Civil Suit Will Dog Cosby |en Route to Assault Trial

     SPRINGFIELD, Mass. (CN) – With the assault case against him heating up, Bill Cosby need not sit for depositions in a civil case by other women who claim that the comedian drugged and raped them, a federal judge ruled.
     Cosby’s alleged victim in Pennsylvania, Andrea Constand, is the only woman whose assault claim has not run under the statute of limitations, but dozens of others are locked in competing defamation claims with the comedian.
     Tamara Green is the lead plaintiff in a Massachusetts case. She and six other women previously spoke out about decades-old encounters with Cosby, and filed defamation claims when the comedian tried to clear his name.
     Though Cosby initially brought counterclaims for defamation – saying their false accusations cost him work he changed tacks when the Pennsylvania court advanced Constand’s criminal case against him in February.
     Nearly a week after that ruling, Cosby asked the Massachusetts court to stay the defamation proceedings.
     U.S. District Judge Mark Mastroianni agreed Monday that discovery efforts create “the precarious dilemma of [Cosby] having to choose whether to assert his Fifth Amendment privilege against self-incrimination (which could place him at a severe disadvantage in this case) or waive that privilege (and thus potentially incriminate himself in the criminal case).” (Parentheses in original.)
     Mastroianni emphasized, however, that it is necessary only to exempt Cosby “from providing discovery while his criminal case is pending.”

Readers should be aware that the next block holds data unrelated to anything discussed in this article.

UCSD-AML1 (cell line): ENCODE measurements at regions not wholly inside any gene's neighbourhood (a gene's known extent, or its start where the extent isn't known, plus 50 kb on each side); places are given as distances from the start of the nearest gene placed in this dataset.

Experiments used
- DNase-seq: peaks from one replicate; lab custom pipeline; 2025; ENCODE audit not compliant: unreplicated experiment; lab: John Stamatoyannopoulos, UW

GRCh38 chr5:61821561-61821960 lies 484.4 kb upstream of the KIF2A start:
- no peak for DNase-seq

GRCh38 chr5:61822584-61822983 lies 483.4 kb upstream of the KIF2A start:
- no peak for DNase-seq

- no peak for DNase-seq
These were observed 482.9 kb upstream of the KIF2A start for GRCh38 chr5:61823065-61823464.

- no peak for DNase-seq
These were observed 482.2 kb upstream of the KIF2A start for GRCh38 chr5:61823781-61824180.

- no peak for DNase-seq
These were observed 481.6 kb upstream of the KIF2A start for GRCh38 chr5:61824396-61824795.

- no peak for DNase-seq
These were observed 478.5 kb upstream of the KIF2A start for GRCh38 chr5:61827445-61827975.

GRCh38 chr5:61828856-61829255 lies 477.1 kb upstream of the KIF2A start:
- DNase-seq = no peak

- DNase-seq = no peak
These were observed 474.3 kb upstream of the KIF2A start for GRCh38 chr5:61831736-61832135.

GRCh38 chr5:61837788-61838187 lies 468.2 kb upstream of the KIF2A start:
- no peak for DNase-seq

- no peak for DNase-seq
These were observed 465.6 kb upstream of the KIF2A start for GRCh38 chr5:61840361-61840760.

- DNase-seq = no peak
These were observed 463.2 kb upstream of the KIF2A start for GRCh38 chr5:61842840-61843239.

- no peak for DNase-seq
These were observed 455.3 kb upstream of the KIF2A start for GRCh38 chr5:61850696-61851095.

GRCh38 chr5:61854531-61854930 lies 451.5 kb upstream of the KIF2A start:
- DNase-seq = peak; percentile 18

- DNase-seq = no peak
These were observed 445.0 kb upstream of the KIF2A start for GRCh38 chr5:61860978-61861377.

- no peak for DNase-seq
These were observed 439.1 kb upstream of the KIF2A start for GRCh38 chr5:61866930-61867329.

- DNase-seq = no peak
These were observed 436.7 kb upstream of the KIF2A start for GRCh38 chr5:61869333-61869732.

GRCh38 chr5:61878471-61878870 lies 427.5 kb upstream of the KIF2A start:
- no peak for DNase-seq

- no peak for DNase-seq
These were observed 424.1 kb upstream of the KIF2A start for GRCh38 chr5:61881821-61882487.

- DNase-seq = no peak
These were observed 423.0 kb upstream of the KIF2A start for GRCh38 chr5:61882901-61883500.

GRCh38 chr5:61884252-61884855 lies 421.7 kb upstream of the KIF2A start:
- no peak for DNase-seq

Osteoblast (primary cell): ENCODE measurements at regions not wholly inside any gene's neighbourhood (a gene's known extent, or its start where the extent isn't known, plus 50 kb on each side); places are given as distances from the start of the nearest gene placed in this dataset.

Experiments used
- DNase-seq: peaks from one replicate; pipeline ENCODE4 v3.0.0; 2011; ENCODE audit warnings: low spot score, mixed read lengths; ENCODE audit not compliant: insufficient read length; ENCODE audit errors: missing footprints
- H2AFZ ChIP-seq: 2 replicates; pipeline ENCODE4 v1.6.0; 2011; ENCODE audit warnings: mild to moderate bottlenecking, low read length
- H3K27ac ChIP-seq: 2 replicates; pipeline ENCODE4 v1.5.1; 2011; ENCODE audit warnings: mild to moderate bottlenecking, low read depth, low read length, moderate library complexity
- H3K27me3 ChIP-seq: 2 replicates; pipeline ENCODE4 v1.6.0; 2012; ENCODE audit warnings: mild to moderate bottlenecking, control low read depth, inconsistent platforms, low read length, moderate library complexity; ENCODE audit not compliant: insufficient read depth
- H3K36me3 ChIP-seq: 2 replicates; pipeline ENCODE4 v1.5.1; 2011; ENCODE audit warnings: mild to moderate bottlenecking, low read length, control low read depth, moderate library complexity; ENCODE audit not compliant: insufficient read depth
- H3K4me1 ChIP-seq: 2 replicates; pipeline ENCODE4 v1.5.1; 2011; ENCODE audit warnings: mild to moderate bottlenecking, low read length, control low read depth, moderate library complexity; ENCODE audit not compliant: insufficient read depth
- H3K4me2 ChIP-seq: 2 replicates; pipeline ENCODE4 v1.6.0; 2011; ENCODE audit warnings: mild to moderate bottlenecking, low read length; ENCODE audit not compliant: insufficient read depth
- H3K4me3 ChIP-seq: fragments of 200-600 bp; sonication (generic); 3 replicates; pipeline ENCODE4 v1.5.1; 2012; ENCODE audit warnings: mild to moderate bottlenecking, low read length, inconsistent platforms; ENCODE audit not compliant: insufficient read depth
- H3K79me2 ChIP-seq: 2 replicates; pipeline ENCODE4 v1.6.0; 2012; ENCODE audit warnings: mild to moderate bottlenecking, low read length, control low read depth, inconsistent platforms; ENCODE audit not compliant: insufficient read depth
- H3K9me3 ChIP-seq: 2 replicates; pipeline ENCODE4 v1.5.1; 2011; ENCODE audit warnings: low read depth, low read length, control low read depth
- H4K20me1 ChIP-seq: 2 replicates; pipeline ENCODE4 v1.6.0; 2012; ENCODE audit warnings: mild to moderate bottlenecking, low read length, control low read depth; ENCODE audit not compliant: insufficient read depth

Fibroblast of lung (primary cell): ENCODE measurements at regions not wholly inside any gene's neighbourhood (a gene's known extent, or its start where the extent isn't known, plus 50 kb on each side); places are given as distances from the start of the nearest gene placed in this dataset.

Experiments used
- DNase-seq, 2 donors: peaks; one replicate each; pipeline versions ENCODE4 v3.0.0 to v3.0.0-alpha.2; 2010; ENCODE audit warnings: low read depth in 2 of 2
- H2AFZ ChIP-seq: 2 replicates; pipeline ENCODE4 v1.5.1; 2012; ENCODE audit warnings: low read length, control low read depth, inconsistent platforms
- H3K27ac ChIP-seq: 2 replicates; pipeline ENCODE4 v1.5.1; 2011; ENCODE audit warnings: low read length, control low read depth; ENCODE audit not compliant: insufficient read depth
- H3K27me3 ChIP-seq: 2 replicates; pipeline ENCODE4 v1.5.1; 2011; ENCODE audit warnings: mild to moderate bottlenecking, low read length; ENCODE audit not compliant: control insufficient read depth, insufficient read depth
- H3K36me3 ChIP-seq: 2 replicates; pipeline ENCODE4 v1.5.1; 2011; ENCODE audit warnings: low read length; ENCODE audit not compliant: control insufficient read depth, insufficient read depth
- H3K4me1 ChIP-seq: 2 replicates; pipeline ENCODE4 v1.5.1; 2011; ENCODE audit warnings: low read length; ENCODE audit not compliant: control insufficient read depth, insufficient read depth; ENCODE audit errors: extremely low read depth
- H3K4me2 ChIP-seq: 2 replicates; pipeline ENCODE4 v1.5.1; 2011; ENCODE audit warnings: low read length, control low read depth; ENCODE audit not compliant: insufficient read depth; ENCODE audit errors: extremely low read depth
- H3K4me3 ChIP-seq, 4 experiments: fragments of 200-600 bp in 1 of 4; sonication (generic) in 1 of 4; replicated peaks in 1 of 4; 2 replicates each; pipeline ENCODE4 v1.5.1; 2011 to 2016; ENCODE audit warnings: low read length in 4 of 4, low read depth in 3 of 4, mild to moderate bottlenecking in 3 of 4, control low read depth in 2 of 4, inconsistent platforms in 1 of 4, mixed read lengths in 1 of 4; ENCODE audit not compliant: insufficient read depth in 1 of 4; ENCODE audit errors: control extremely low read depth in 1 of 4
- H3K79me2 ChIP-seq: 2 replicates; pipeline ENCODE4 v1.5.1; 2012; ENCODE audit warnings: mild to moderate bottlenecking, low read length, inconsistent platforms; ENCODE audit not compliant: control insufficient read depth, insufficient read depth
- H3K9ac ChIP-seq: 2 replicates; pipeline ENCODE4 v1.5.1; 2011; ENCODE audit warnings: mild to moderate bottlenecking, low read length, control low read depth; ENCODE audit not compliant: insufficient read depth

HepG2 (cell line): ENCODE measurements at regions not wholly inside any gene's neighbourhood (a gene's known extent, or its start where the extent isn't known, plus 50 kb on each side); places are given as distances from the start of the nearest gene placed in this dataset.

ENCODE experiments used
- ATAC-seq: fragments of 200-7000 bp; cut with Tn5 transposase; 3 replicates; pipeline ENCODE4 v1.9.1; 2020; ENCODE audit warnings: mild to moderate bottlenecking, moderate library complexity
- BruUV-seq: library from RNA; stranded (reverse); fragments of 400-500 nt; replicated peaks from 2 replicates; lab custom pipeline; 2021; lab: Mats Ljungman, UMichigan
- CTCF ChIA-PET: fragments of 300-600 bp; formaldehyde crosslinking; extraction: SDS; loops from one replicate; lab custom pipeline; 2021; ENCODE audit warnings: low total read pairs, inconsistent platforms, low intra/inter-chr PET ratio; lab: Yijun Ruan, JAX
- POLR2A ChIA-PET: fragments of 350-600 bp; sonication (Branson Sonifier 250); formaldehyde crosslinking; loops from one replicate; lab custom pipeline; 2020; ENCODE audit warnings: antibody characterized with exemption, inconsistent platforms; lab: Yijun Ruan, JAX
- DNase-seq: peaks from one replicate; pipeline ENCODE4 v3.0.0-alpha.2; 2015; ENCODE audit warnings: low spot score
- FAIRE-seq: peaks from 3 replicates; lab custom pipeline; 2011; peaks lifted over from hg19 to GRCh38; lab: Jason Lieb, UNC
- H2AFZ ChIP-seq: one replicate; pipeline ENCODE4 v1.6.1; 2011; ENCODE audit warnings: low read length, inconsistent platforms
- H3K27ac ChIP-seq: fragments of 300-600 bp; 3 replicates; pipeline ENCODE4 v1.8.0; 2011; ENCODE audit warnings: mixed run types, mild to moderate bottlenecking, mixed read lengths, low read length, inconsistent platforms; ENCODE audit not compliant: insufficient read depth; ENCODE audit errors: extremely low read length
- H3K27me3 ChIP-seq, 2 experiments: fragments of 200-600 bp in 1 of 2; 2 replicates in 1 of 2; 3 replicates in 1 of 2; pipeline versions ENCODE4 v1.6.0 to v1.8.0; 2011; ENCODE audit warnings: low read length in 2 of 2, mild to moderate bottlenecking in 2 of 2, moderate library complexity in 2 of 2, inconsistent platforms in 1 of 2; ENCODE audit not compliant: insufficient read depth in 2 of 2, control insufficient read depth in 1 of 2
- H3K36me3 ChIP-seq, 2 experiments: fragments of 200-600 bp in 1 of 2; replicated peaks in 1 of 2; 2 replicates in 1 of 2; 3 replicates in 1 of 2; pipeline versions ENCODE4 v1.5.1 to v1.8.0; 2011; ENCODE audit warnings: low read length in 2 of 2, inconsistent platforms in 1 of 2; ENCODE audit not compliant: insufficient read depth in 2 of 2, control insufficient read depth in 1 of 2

“A complete stay of this litigation … is not warranted,” the 13-page opinion states. “It simply is not necessary in order to avoid the Fifth Amendment predicament.”
     A stay of the entire case would put an unfair delay on the “substantial amount of discovery” that the parties must conduct to take the case to trial, according to the ruling.
     Mastroianni conceded that his “one-sided stay of discovery” could give Cosby an advantage, quoting an objection that Cosby now has the “opportunity to strategically prepare his testimony and litigation strategy, before [he] has to provide any substantive discovery responses or deposition testimony at all.”
     Though sympathetic to this predicament, Mastroianni emphasized that “there are seven plaintiffs in this case, all of whom make separate allegations and must provide separate discovery.”
     “That discovery, as well as third-party discovery, will take some time to conduct,” he added. “Accordingly, by entering a limited stay only as to discovery directed at defendant, the parties and the court will be in the best position to conclude the outstanding discovery (i.e., discovery directed to defendant) shortly after the resolution of the criminal case. Most importantly, plaintiffs do not face the same constitutional dilemma as defendant. They are not facing criminal charges and thus there are no Fifth Amendment implications at play. Therefore, the prejudice plaintiffs face in the absence of a stay is simply not comparable to defendant’s situation and does not outweigh the interest of advancing this litigation.”
     Third-party discovery in the Green case has been ongoing. Last month, a federal judge opened up a case file from the civil case Constand brought against Cosby in 2005.
     Cosby has his own discovery pending. New York magazine has vowed to fight the comedian’s subpoena for information on its July 27 cover story that profiled 35 of his assault accusers.

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